IF YOU thought moustaches were solely to distinguish regular males from 1980s cricket players and hipsters, think again.
A study suggests that facial hair has benefits well beyond aesthetics.
Researchers from the University of Southern Queensland have discovered that moustaches and facial hair reduce the risk of skin cancer.
Using dosimetric techniques, which are instruments that measure the skin and indicate the amount of radiation absorbed over a given period of time, scientists found that people with facial hair had reduced their skin’s exposure to the sun by roughly one-third.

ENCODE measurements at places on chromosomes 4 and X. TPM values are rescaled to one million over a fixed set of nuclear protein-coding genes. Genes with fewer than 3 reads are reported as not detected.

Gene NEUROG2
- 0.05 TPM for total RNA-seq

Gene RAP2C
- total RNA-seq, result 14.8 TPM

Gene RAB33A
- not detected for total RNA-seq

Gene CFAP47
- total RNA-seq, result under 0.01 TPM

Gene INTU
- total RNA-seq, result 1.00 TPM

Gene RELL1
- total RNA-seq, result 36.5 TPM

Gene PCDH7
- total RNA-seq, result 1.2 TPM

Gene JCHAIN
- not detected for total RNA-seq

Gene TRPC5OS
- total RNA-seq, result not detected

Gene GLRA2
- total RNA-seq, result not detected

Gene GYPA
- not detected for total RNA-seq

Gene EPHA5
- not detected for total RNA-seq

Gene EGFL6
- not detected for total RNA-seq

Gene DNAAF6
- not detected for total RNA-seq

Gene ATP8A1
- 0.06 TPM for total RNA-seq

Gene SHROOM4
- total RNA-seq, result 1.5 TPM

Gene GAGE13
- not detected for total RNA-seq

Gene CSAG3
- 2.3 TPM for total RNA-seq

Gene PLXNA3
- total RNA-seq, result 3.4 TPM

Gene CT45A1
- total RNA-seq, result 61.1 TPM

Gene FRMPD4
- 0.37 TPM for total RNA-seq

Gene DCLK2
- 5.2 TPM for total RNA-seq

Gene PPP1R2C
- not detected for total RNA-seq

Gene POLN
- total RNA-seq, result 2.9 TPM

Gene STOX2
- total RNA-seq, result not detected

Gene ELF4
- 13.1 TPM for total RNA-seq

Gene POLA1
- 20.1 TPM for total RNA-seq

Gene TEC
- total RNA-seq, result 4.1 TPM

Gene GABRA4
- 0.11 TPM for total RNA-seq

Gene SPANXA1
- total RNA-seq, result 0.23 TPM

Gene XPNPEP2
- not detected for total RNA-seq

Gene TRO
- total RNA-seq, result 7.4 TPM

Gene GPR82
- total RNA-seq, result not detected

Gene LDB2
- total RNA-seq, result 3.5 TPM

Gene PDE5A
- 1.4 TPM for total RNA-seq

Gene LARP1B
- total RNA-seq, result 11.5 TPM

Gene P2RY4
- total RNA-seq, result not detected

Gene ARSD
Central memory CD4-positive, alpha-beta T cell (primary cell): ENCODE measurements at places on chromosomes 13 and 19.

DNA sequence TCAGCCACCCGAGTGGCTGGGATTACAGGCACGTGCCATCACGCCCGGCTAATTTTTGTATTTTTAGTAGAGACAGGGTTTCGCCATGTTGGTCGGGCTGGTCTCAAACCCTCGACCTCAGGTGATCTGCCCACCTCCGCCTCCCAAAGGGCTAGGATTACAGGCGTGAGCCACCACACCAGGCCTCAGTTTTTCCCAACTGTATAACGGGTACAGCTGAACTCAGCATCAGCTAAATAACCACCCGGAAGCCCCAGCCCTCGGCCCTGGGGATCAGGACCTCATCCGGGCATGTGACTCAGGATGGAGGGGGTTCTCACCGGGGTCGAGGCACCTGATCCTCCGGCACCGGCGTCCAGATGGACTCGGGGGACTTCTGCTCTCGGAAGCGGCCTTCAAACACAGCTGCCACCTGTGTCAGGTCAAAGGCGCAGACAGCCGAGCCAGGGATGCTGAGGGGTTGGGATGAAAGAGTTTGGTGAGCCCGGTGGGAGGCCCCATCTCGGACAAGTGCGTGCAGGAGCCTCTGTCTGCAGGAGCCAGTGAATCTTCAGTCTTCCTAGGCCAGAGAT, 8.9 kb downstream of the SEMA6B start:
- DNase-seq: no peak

The longer the hair was, the better it was at protecting against skin cancer.
The results of this study are pretty much common sense. Although we previously might not have had the science to back it up, people cover up to hide from the sun, so it make sense to assume that a layer of thick hair could serve as protection, too.
There’s no word yet on whether fake moustaches or putting your finger over your upper lip work as effectively.
So there you go. Moustaches aren’t only good for prostate cancer awareness and prevention. They’re fighting the skin cancer battle for us too.